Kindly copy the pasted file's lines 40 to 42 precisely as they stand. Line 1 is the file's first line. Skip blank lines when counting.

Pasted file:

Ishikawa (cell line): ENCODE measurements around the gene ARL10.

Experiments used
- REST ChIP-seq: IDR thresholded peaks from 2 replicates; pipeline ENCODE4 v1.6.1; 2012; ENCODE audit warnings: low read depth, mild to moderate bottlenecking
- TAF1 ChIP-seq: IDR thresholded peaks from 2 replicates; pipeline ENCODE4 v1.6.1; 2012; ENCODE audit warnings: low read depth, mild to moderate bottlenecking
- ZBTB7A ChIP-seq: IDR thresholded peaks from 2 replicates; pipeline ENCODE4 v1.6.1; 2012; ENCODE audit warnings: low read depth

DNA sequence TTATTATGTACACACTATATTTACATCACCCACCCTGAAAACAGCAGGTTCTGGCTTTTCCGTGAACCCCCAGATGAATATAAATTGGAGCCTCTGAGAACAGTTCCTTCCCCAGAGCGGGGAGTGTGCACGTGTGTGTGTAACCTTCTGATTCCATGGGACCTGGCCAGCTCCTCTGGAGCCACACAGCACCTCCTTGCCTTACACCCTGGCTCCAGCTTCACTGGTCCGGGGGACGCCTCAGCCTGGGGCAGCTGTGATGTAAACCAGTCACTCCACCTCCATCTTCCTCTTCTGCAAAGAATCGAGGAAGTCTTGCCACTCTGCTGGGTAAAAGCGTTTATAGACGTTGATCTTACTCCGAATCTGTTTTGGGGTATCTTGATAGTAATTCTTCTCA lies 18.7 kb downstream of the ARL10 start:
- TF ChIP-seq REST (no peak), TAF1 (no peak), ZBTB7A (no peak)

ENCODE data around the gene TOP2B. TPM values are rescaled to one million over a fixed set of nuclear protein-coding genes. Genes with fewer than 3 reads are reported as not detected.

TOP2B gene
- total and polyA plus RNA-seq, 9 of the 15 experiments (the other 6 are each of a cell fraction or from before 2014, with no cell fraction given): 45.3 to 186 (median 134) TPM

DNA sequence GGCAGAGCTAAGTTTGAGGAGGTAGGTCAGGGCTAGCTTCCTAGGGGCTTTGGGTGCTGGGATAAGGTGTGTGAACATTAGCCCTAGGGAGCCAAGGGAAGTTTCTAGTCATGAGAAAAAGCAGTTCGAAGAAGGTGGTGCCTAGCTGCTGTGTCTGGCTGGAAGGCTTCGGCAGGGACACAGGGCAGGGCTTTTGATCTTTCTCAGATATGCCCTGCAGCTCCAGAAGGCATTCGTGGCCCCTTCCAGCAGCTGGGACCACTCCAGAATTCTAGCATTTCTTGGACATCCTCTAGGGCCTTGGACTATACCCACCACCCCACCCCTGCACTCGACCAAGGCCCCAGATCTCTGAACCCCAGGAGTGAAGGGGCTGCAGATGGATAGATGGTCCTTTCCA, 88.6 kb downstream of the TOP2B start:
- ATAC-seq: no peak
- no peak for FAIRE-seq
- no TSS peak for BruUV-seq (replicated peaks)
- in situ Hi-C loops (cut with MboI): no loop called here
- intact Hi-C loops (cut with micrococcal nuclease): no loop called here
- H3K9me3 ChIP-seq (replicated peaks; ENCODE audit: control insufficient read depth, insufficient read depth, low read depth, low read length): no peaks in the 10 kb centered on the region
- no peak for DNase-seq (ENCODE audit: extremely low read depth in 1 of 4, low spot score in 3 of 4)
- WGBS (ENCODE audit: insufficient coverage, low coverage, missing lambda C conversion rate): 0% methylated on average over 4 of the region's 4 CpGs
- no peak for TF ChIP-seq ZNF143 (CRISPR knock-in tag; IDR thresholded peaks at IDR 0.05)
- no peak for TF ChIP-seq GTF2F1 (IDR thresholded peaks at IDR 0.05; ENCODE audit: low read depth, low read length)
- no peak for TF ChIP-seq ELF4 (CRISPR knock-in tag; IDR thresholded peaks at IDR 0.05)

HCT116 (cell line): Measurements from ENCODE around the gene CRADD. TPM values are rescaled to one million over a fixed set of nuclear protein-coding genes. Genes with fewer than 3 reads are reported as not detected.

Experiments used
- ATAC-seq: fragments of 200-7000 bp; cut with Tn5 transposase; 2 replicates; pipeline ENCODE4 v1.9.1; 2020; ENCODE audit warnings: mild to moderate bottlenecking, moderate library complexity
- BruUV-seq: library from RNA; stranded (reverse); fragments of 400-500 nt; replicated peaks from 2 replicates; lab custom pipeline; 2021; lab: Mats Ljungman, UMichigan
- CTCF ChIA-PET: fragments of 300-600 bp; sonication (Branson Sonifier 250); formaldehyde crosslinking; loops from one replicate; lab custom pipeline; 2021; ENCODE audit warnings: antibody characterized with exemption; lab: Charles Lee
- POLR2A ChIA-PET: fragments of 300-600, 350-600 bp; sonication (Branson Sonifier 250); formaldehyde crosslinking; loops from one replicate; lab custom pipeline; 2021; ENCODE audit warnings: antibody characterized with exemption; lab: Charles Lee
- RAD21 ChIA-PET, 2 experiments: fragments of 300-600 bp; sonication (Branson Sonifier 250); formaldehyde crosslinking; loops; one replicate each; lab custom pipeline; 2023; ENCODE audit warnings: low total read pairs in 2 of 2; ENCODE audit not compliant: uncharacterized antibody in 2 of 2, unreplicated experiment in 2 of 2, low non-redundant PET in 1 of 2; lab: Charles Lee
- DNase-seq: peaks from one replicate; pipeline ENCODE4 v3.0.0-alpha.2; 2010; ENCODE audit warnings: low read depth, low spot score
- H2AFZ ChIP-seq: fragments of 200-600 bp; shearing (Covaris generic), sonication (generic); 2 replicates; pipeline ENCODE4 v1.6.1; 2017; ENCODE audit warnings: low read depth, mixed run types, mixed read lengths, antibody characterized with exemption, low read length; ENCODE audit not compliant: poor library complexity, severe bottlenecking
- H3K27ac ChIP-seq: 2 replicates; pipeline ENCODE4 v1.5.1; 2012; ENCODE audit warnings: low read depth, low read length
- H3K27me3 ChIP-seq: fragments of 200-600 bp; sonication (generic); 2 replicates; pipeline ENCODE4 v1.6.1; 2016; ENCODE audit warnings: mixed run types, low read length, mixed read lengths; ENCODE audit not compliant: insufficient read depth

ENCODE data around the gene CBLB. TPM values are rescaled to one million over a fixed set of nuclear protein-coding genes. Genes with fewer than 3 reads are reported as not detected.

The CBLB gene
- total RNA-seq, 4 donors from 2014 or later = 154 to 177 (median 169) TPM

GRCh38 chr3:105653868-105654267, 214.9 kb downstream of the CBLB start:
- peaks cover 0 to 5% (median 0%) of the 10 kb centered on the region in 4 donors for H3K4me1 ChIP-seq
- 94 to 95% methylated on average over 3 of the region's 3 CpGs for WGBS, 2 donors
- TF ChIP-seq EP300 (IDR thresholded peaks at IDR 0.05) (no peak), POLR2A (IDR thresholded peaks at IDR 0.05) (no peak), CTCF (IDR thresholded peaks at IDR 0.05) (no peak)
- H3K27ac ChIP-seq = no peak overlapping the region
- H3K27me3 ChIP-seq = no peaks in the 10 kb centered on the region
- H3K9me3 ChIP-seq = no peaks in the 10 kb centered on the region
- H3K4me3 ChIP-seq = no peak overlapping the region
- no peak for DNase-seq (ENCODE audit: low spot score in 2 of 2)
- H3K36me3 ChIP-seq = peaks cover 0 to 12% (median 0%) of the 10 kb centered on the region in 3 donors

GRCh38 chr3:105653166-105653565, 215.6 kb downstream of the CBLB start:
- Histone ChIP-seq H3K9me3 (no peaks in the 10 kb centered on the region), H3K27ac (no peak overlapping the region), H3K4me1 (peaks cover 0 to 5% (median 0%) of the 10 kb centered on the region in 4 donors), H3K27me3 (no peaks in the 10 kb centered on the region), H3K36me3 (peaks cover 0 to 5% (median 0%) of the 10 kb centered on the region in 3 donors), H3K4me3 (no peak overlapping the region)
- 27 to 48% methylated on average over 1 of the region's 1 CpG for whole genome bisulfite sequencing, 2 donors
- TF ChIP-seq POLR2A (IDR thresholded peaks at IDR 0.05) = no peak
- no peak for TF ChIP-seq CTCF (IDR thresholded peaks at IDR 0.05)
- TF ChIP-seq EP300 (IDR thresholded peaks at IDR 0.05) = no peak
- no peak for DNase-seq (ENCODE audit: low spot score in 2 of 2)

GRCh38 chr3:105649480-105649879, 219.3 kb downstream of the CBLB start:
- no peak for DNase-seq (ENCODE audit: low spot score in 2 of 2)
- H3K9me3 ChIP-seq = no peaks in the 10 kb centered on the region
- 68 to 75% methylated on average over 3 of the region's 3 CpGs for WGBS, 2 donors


- TF ChIP-seq EP300 (IDR thresholded peaks at IDR 0.05) (no peak), POLR2A (IDR thresholded peaks at IDR 0.05) (no peak), CTCF (IDR thresholded peaks at IDR 0.05) (no peak)
- H3K27ac ChIP-seq = no peak overlapping the region
- H3K27me3 ChIP-seq = no peaks in the 10 kb centered on the region